“Do not take a purse or bag or sandals; and do not greet anyone on the road.” –Luke 10:4
I follow Jesus’s advice when I walk Lexi: we don’t greet anyone on the road. (I don’t take a purse or bag, either, but I do wear sandals in the summertime.) Lexi’s greeting is so enthusiastic as to be perilous. She jumps and writhes around and is likely to knock someone down or tangle him in her leash. Also, she can’t control her bladder when she’s excited. Very few people want to be greeted like that; most neighbors just want to pat a calm, friendly dog on the head as they pass by. So Lexi and I stand aside or cross the street when we see people coming. Jesus tells a story about a priest and a Levite who cross over to the other side of the road (Luke 10:30-35). They are criticized for being unneighborly. Perhaps my neighbors think I’m unneighborly, too. Is Jesus saying contradictory things in Luke 10? I don’t think so. When we walk with God, we’re supposed to focus on him. We’re not supposed to get distracted. Stopping to chat along the road was a distraction for Jesus’s disciples (for Lexi, too). However, we’re not supposed to be so focused on our religious practice (like the priest and the Levite, who feared becoming ceremonially unclean) that we fail to love our neighbors. Walking with God means knowing when to cross over and when to stop.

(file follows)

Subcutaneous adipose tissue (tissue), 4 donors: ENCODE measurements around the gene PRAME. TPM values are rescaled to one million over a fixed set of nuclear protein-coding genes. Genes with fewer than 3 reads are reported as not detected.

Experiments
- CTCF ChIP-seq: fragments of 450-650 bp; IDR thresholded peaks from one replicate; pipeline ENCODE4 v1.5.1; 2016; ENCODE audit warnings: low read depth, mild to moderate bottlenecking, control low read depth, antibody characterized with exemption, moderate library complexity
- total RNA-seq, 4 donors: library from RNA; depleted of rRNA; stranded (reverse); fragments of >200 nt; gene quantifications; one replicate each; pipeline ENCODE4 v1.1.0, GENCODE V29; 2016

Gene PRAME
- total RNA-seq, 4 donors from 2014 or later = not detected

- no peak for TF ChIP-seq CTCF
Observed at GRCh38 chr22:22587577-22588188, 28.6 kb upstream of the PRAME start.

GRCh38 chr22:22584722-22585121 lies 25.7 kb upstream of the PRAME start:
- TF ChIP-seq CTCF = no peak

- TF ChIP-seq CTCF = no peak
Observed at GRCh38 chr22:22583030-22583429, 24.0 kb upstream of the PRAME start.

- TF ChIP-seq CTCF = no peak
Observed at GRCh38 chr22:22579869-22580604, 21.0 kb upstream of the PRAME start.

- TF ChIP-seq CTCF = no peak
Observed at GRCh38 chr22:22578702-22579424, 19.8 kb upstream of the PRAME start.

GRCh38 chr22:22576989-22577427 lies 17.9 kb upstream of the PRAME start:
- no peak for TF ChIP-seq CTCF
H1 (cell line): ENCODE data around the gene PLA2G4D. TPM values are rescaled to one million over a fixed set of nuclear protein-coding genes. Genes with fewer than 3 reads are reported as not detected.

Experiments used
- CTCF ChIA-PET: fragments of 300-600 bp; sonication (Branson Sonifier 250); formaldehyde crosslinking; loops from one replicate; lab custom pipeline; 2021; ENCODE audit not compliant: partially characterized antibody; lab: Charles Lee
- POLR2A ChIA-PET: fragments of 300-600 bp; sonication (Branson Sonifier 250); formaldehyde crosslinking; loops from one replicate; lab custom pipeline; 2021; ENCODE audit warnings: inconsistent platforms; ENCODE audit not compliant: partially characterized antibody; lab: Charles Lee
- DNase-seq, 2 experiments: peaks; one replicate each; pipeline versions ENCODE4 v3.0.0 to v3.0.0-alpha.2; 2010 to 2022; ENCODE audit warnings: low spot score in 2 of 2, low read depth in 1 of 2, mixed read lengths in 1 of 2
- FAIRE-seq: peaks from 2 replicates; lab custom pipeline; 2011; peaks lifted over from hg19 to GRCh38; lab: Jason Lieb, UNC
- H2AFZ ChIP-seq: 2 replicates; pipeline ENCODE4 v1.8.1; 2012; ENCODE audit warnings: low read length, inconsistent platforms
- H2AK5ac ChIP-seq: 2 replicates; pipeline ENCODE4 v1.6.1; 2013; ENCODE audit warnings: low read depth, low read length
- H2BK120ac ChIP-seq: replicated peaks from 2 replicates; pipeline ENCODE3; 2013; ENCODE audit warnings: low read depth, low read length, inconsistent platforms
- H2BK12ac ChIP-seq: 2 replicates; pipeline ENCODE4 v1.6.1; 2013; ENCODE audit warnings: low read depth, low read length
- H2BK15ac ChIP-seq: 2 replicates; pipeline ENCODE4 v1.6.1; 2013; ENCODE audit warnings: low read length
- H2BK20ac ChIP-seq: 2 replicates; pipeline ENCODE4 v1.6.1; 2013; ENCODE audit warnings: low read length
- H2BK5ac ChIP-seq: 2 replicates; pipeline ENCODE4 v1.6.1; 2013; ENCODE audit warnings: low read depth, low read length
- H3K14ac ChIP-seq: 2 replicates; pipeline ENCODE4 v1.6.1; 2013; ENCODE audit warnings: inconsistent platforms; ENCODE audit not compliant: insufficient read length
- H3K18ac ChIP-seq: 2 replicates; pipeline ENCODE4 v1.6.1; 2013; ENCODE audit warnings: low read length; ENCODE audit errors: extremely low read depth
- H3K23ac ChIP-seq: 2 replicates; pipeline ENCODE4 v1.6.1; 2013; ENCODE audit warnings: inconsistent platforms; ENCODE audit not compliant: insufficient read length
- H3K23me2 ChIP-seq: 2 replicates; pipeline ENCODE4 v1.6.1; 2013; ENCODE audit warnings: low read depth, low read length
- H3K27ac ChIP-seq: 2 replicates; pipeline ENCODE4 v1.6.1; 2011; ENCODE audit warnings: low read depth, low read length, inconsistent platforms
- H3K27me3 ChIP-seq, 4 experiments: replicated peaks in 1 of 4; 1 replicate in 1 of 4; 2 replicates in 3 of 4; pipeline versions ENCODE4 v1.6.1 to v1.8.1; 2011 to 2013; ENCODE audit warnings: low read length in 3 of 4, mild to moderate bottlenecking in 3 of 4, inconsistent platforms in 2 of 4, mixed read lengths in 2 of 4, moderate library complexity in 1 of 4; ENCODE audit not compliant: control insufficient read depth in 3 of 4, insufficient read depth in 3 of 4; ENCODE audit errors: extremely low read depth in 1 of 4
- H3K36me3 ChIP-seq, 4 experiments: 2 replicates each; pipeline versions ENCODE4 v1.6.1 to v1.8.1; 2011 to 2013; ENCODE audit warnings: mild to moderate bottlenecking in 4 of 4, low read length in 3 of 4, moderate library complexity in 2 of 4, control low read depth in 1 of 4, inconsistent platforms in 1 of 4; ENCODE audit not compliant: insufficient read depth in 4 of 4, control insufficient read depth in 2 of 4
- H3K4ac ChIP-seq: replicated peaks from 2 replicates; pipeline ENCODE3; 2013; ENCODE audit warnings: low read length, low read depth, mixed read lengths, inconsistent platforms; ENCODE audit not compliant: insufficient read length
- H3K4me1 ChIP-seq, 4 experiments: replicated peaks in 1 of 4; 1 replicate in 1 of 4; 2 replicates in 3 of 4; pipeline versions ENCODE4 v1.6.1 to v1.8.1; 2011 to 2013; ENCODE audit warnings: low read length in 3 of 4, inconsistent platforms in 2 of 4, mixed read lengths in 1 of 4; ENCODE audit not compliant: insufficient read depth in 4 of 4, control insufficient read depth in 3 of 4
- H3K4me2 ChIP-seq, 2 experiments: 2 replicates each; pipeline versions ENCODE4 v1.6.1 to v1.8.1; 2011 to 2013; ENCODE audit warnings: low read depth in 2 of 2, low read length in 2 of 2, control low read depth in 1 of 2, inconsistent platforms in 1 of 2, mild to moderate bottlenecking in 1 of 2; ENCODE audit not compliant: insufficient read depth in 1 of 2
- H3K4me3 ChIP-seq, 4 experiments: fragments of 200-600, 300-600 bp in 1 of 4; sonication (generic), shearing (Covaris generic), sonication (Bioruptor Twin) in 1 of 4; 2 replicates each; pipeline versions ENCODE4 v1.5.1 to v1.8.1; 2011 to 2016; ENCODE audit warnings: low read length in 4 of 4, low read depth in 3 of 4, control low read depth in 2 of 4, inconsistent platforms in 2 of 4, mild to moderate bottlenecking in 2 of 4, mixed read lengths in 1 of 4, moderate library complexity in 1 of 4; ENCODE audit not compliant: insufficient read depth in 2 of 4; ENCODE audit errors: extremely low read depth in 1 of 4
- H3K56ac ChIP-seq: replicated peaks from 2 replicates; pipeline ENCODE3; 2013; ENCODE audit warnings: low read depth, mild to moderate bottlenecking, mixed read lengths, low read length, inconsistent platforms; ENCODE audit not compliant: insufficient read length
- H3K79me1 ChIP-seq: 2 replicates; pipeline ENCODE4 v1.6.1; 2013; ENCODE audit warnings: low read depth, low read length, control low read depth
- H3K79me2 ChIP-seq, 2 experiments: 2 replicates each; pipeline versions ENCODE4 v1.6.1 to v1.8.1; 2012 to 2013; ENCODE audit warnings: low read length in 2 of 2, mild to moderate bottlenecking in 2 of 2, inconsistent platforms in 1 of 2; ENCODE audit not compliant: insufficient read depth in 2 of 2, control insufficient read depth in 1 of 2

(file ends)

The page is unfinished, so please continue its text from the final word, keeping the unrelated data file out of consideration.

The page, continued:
Dear God, Show me when to cross the road and when to stop when I’m walking with you. Amen